I am trying to factor


I've used Ruffini's rule to get


But I don't know what to do next.

The solution is $(x+1) (x^2+4) (x^2-x+1) = 0$. I've tried using the completing square method but with no result. Could you give me hints?

  • 2
    $\begingroup$ Since you know the solution just try to go backwards to the previous step $\endgroup$ – Math137 Feb 18 '14 at 17:23
  • $\begingroup$ Those two terms containing the number $4$ just beg to be grouped together and factored, wouldn't you agree ? Then, in the remaining two, $x^2$ is an obvious choice for a common factor. But now we have two groups of terms, each containing $x^3+1$ ! After factoring that, we notice that the remaining quadratic has no real roots, and $x^3+1$ can be factored by realizing that $1=1^3$, and using the fact that $a^3+b^3$$=(a+b)(a^2-ab+b^2)$. $\endgroup$ – Lucian Feb 19 '14 at 2:18

I would start by factoring $x^3$ out from the first two terms and noticing the pattern in the result. $$ \begin{split} x^5+4x^3 + x^2 + 4 &= x^3 \left(x^2+4\right) + x^2+4 \\ &= \left(x^2+4\right)\left(x^3+1\right) \\ &= \left(x^2+4\right)(x+1)\left(x^2-x+1\right), \\ \end{split} $$ where the last step is the standard factoring of the sum of two cubes.

  • $\begingroup$ Great! How did you know it? :) $\endgroup$ – Surfer on the fall Feb 18 '14 at 17:28
  • $\begingroup$ Very nice! Without such tricks, kroneckers method is necessary to factor a polynomial. $\endgroup$ – Peter Feb 18 '14 at 17:29
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    $\begingroup$ @Surferonthefall you have to factor many pages of those and you develop intuition :-) $\endgroup$ – gt6989b Feb 18 '14 at 17:29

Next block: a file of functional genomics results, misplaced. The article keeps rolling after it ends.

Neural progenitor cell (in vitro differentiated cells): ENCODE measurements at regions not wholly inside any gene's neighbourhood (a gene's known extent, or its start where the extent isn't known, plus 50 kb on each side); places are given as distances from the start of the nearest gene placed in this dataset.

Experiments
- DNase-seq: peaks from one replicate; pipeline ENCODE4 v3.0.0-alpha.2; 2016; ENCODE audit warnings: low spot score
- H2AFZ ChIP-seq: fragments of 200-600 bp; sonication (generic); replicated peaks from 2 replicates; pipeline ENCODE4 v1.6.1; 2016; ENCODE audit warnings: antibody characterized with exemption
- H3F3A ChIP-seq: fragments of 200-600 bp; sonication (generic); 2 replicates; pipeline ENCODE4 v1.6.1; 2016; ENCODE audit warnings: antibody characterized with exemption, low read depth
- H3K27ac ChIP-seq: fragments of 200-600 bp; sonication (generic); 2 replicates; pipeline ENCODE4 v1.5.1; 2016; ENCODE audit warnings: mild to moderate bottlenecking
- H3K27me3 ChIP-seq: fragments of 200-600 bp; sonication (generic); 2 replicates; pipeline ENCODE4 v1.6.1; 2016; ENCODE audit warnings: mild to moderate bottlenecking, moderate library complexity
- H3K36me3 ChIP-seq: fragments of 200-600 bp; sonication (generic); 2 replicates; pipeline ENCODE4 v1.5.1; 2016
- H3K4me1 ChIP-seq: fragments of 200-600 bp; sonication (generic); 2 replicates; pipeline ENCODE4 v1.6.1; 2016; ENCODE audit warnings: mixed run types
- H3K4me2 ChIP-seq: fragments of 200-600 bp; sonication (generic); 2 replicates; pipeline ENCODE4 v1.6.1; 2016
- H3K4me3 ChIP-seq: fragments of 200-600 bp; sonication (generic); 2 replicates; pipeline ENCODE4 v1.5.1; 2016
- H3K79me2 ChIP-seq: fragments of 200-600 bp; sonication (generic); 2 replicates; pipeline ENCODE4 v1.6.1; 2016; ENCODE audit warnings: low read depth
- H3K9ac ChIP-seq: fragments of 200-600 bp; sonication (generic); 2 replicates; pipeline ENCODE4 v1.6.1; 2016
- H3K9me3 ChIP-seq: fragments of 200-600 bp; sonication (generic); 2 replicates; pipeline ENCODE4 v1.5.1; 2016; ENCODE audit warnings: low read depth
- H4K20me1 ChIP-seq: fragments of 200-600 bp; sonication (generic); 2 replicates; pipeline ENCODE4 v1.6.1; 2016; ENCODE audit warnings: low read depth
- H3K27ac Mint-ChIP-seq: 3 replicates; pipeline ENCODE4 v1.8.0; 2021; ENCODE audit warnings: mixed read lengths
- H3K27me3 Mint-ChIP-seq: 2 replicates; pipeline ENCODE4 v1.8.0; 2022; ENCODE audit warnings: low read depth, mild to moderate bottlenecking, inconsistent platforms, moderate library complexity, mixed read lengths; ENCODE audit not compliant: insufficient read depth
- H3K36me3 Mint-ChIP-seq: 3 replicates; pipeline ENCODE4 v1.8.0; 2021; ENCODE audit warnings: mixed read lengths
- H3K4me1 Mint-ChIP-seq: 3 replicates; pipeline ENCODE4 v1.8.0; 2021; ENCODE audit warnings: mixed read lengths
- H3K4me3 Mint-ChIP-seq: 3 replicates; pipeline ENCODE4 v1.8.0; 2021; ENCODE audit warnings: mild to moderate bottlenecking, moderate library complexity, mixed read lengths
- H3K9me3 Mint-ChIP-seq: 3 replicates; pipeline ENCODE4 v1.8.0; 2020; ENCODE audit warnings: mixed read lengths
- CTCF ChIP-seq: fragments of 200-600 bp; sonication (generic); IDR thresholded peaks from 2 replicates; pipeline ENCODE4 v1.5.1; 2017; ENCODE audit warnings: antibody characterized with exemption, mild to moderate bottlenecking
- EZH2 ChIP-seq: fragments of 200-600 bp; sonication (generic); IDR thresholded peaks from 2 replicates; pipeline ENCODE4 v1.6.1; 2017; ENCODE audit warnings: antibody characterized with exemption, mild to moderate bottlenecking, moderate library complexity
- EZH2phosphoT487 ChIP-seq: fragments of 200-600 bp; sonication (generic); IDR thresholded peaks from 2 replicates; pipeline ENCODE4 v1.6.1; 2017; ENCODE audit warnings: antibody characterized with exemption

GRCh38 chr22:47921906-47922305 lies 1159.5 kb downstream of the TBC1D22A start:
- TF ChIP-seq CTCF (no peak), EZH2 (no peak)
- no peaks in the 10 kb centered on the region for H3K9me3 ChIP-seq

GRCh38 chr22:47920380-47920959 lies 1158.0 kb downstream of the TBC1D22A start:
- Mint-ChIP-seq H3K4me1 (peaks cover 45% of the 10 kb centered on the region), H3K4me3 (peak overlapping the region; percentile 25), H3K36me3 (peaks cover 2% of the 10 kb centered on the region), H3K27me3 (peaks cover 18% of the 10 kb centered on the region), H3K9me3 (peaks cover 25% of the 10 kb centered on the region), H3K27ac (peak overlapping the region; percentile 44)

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    $\begingroup$ Look at the coefficients! They are $1,4,1,4$. Sometimes it can get a bit more complicated. For example $2,-3,-6,9 = 2,-3,-3(2), -3(-3)$ $\endgroup$ – steven gregory Sep 28 '17 at 15:26

Or, alternatively, note that $$x^4-x^3+5x^2-4x+4=x^2(x^2-x+1)+4x^2-4x+4$$ and factor $4$ from the last three terms.

  • $\begingroup$ Is there any motivation for that manipulation (that isn't reverse engineered)? $\endgroup$ – MCT Apr 15 '14 at 21:48
  • $\begingroup$ @Michael T - Nothing other than learning at an early age (doing lots of integrals and other things) that it sometimes pays to split one term into the sum (or product sometimes) of two terms. Writing the coefficient on $x^2$ as $1+4$ creates a nice sequence of coefficients: 1, -1, 1; 4, -4, 4; and the rest just flows from there. As gt6989b said above, if you do enough of these things, you develop an intuition. Some of these things are as much art as science. $\endgroup$ – Chris Leary Apr 16 '14 at 5:07

Here I think this will work . Main idea being splitting up of $5x^2$ as $4x^2 + x^2$

$$(x+1)(x^4-x^3+5x^2-4x+4)=0$$ $$(x+1) (x^4-x^3+4x^2+ x^2-4x+4)=0 $$ $$(x+1) (x^4+4x^2+ x^2-x^3-4x+4)=0 $$ $$(x+1)[ x^2(x^2+4)+ (1-x)( x^2 +4)]=0 $$ $$(x+1)[ (x^2+4)(x^2+1-x))=0 $$ $$(x+1)[ (x^2+4)(x^2-x+1))=0 $$

Hence proved


The answers actually $$ (x^2 + 4)(x^3 + 1)\\ x^5 + 4x^3 + x^2 + 4\\ (x^5 + 4x^3)(x^2 + 4)\\ x^3(x^2 + 4) 1(x^2 + 4)\\ (x^2 + 4)(x^3 + 1) $$ (Sorry, too lazy to actually change them to exponents)


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